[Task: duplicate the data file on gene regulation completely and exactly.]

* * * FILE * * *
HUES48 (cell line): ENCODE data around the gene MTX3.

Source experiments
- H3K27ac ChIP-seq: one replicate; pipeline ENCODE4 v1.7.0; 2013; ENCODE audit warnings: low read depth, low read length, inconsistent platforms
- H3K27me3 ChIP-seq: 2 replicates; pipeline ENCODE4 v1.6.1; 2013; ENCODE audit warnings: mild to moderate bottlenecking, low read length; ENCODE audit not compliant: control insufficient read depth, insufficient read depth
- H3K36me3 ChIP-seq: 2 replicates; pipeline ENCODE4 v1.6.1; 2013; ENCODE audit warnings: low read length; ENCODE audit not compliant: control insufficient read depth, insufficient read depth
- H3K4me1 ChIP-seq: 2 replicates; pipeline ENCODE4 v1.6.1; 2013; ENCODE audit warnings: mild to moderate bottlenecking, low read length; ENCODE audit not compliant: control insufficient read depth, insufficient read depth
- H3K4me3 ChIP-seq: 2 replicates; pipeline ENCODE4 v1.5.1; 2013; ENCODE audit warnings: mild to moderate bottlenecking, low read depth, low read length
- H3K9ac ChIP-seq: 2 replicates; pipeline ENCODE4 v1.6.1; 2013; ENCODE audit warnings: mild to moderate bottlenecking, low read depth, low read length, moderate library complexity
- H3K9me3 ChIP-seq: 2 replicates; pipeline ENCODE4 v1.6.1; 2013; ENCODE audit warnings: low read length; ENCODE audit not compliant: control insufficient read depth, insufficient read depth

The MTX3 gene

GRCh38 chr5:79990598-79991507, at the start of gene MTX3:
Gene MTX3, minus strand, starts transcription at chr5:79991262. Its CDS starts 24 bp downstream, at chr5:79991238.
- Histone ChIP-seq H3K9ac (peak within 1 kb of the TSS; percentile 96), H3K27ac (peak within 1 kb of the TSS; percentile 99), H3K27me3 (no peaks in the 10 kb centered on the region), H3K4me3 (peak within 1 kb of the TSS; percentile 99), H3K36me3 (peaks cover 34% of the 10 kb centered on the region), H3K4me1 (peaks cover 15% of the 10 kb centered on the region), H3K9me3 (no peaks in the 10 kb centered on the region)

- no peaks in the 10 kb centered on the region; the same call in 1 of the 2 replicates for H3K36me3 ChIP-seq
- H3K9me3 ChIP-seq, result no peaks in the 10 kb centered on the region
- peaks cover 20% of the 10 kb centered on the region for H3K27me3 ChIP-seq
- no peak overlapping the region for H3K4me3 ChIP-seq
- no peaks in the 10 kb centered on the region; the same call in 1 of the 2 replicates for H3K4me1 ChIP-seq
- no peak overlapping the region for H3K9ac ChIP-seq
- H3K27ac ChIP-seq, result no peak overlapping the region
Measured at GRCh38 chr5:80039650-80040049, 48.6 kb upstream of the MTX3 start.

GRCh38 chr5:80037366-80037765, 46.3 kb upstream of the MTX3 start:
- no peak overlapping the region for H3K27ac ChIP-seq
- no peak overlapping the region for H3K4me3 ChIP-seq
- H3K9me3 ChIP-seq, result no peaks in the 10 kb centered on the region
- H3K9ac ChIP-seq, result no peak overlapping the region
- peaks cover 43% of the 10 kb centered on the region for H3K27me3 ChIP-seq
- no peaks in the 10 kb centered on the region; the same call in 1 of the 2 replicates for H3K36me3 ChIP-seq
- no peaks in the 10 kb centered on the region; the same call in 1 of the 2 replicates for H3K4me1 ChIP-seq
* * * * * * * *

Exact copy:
HUES48 (cell line): ENCODE data around the gene MTX3.

Source experiments
- H3K27ac ChIP-seq: one replicate; pipeline ENCODE4 v1.7.0; 2013; ENCODE audit warnings: low read depth, low read length, inconsistent platforms
- H3K27me3 ChIP-seq: 2 replicates; pipeline ENCODE4 v1.6.1; 2013; ENCODE audit warnings: mild to moderate bottlenecking, low read length; ENCODE audit not compliant: control insufficient read depth, insufficient read depth
- H3K36me3 ChIP-seq: 2 replicates; pipeline ENCODE4 v1.6.1; 2013; ENCODE audit warnings: low read length; ENCODE audit not compliant: control insufficient read depth, insufficient read depth
- H3K4me1 ChIP-seq: 2 replicates; pipeline ENCODE4 v1.6.1; 2013; ENCODE audit warnings: mild to moderate bottlenecking, low read length; ENCODE audit not compliant: control insufficient read depth, insufficient read depth
- H3K4me3 ChIP-seq: 2 replicates; pipeline ENCODE4 v1.5.1; 2013; ENCODE audit warnings: mild to moderate bottlenecking, low read depth, low read length
- H3K9ac ChIP-seq: 2 replicates; pipeline ENCODE4 v1.6.1; 2013; ENCODE audit warnings: mild to moderate bottlenecking, low read depth, low read length, moderate library complexity
- H3K9me3 ChIP-seq: 2 replicates; pipeline ENCODE4 v1.6.1; 2013; ENCODE audit warnings: low read length; ENCODE audit not compliant: control insufficient read depth, insufficient read depth

The MTX3 gene

GRCh38 chr5:79990598-79991507, at the start of gene MTX3:
Gene MTX3, minus strand, starts transcription at chr5:79991262. Its CDS starts 24 bp downstream, at chr5:79991238.
- Histone ChIP-seq H3K9ac (peak within 1 kb of the TSS; percentile 96), H3K27ac (peak within 1 kb of the TSS; percentile 99), H3K27me3 (no peaks in the 10 kb centered on the region), H3K4me3 (peak within 1 kb of the TSS; percentile 99), H3K36me3 (peaks cover 34% of the 10 kb centered on the region), H3K4me1 (peaks cover 15% of the 10 kb centered on the region), H3K9me3 (no peaks in the 10 kb centered on the region)

- no peaks in the 10 kb centered on the region; the same call in 1 of the 2 replicates for H3K36me3 ChIP-seq
- H3K9me3 ChIP-seq, result no peaks in the 10 kb centered on the region
- peaks cover 20% of the 10 kb centered on the region for H3K27me3 ChIP-seq
- no peak overlapping the region for H3K4me3 ChIP-seq
- no peaks in the 10 kb centered on the region; the same call in 1 of the 2 replicates for H3K4me1 ChIP-seq
- no peak overlapping the region for H3K9ac ChIP-seq
- H3K27ac ChIP-seq, result no peak overlapping the region
Measured at GRCh38 chr5:80039650-80040049, 48.6 kb upstream of the MTX3 start.

GRCh38 chr5:80037366-80037765, 46.3 kb upstream of the MTX3 start:
- no peak overlapping the region for H3K27ac ChIP-seq
- no peak overlapping the region for H3K4me3 ChIP-seq
- H3K9me3 ChIP-seq, result no peaks in the 10 kb centered on the region
- H3K9ac ChIP-seq, result no peak overlapping the region
- peaks cover 43% of the 10 kb centered on the region for H3K27me3 ChIP-seq
- no peaks in the 10 kb centered on the region; the same call in 1 of the 2 replicates for H3K36me3 ChIP-seq
- no peaks in the 10 kb centered on the region; the same call in 1 of the 2 replicates for H3K4me1 ChIP-seq